Thanksgiving - what a wonderful holiday! A wonderful time to gather with friends and family, enjoy great food, watch a parade and of course some football.
But why? Why do we gather to celebrate Thanksgiving? Is it simply a nice fall tradition - or is there more?
Unfortunately, Thanksgiving has become a holiday largely focused on food and football, with little thought given to its original purpose. And sadly, many are as focused on Black Friday, the day after Thanksgiving, and “getting more”, than they are focused on being thankful for what they already have.
Most of us understand that the tradition began with an early version of the holiday in 1621 with the Pilgrims. But, how many of us recall that the first Thanksgiving included only 50 of the original 100 who came over on the Mayflower? Already weak from the long voyage from England, they then suffered through a harsh winter. As a result, in the first year, half of the original Pilgrims who made the trip from England died due to disease and starvation.
Yet, despite these incredible and devastating losses, those who had survived stopped to give thanks to God for His provision.
But would I have done the same? Would I be thankful to God after suffering such incredible hardships and loss? But this perhaps begs the reverse question: if I am not experiencing serious hardship, what excuse do I have for not being thankful for God’s blessings in my life? And, if we have abundance, as an expression of our thanksgiving to God, should we not also consider ways to share with those less fortunate?
Consider what Paul tells us in II Corinthians 8 where he speaks of the generosity of the Macedonians. He says in verse 3 that “They gave, not only what they could afford, but far more.” He goes on to say that “They did it because they wanted to, and not because of nagging on Paul’s part, but instead begging Paul to take their money so they could share in the joy of helping believers in Jerusalem.”
What about those we know who are suffering hardship? Perhaps those as close as in our own community, or those in far away places? Is there a way we can help? And if there is, are we willing?
Paul then says in verse 7 “I want you to be leaders in the spirit of cheerful giving.” He then speaks of the example given by our Lord Jesus, who was so very rich, yet in order to help us, He became so very poor.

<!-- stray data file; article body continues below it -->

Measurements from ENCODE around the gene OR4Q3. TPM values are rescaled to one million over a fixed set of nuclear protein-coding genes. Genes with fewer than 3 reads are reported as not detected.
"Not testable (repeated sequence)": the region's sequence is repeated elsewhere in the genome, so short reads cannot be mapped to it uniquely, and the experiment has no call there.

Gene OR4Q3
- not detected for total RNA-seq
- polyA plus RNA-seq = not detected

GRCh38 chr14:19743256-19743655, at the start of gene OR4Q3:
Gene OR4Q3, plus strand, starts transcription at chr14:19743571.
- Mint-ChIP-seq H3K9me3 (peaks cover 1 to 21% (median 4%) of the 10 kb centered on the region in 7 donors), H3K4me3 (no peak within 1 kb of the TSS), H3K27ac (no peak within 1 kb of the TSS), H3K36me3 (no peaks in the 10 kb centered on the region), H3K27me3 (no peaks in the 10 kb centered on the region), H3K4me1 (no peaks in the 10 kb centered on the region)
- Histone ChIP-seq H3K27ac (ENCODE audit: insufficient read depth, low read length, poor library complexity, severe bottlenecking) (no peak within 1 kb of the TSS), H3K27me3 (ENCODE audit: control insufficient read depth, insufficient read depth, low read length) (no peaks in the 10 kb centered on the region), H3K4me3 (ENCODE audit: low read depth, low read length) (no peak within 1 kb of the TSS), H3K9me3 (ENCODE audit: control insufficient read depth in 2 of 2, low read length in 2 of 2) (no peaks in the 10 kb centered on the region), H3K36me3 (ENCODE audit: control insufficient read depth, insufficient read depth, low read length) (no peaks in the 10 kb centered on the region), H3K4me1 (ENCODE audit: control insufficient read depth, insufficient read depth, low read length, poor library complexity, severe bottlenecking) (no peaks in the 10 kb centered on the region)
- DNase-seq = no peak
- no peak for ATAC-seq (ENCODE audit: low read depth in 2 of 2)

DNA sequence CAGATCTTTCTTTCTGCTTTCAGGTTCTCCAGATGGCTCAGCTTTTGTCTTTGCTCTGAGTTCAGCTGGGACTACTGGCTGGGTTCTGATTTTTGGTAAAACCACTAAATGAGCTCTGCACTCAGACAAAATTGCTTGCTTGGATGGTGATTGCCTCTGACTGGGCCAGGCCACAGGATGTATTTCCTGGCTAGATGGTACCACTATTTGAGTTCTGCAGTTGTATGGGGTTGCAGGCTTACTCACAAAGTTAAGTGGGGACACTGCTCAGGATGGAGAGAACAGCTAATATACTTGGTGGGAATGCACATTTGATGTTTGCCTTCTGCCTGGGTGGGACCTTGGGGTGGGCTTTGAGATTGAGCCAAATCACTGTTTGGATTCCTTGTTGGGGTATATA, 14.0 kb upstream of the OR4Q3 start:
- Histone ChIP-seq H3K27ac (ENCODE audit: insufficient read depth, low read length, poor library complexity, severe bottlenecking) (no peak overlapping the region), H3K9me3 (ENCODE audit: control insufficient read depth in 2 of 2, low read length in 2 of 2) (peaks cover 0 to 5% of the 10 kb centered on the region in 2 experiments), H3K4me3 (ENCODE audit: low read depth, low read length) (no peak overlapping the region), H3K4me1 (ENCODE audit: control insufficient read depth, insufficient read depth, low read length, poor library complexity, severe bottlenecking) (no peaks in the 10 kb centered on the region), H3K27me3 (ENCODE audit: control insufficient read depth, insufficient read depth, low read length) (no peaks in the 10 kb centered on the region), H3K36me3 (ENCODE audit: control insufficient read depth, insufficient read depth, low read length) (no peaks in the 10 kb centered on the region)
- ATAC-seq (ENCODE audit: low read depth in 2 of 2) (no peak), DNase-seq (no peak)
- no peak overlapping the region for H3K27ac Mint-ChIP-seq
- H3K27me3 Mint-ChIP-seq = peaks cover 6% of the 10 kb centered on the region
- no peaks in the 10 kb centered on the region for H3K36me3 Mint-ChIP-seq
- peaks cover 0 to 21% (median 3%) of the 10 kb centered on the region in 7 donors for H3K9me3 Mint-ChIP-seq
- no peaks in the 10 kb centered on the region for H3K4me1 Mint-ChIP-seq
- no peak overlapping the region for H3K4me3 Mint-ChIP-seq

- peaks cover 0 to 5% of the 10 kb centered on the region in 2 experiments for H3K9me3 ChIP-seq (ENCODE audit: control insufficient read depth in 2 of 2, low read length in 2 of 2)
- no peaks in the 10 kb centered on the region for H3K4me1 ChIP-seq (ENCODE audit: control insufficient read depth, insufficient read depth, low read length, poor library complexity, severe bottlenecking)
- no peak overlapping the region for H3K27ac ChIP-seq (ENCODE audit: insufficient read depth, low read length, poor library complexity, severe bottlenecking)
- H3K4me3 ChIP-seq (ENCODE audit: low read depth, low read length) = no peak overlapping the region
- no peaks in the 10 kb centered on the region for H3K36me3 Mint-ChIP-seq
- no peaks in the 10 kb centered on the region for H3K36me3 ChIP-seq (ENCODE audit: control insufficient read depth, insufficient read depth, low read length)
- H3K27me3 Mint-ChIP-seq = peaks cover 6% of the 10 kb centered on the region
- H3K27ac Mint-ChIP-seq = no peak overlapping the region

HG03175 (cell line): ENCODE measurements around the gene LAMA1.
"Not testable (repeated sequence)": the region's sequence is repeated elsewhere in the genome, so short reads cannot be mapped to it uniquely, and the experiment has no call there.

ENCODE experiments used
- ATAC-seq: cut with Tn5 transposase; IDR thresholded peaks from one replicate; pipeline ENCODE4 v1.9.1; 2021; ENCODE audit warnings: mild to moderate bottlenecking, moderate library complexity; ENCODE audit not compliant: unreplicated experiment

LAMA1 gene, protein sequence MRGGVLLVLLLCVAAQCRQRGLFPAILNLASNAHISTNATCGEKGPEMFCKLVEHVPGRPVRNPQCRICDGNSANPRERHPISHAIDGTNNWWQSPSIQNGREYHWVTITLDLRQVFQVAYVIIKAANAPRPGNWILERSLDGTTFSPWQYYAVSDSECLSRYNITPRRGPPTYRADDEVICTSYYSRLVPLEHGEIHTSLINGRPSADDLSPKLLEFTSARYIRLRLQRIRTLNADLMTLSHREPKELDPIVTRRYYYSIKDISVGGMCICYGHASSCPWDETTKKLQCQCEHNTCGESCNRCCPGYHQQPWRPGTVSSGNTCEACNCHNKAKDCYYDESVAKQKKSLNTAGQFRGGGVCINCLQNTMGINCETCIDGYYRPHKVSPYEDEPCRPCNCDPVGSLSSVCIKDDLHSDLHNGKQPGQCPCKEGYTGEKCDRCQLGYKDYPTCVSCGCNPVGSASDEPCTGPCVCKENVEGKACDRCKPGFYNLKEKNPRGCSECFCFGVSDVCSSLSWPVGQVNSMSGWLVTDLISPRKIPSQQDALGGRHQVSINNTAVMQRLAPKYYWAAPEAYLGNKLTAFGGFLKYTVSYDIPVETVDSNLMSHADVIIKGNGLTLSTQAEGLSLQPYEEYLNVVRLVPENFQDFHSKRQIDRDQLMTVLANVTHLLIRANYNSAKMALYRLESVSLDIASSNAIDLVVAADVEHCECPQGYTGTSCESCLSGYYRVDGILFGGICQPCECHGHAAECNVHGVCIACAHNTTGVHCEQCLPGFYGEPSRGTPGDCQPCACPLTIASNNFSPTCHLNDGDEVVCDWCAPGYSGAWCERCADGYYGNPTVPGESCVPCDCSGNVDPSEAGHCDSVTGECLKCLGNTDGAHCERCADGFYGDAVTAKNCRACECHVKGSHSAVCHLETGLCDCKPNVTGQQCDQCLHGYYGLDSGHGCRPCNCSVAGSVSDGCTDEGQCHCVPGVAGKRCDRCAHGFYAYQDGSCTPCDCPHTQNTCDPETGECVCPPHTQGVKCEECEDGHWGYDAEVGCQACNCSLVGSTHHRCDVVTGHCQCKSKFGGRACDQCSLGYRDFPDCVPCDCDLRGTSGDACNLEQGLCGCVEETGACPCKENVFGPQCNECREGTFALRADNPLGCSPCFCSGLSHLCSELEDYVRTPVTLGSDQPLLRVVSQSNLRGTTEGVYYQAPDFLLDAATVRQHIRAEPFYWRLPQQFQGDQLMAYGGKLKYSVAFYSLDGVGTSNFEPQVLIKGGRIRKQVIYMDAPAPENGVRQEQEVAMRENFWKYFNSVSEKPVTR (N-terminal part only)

Continuing in verse 12, he says “If you are really eager to give, then it isn’t important how much you have to give. God wants you to give what you have, not what you don’t have.”
Then in chapter 9, he encourages the Corinthians to follow the Macedonian example telling them “It was your enthusiasm that stirred many to begin helping...with all the money they collected.”
In verse 7 he tells them “Cheerful givers are the ones God prizes. God is able to make it up to you by giving you everything you need and more, so there will not only be enough for everything you need, but plenty left over to give joyfully to others. The godly man gives generously to the poor.”
He finishes in verse 11 “God will give you much so that you can give much and when those in need receive your gifts they will break into thanksgiving.”
Wow! How exciting it would be to think that those we help would break into thanksgiving! What joy that would bring! What a wonderful way to celebrate Thanksgiving this year - by sharing with and giving to those in need!
In a parable in Matthew 25, Christ issues a challenge saying He was
hungry and thirsty and you fed Him and give Him drink. Those listening responded saying “When did we see you hungry or thirsty?”. Christ answered, saying “To the extent that you did it even to the least of them, you did it to Me.”
Simply said, we serve God and express our thanksgiving to Him, in part, by sharing with those less fortunate and in need. Hebrews 10 tells us to consider how we might stimulate one another to love and good works Let us consider how we might do that this Thanksgiving.
Thanksgiving’s original purpose can only truly continue when we
intentionally stop and express our thanksgiving to God for His continued blessings.
As we celebrate Thanksgiving, let us recall the old children’s hymn which reminds us to “Count your blessings, name them one by one. Count your blessings, see what God has done.” In this way, we can truly celebrate Thanksgiving to our God!
More to come...
Do you have questions about managing your finances from a Biblical perspective?
For guidance feel free to call Kent Anderson at (239)596-8600, x254.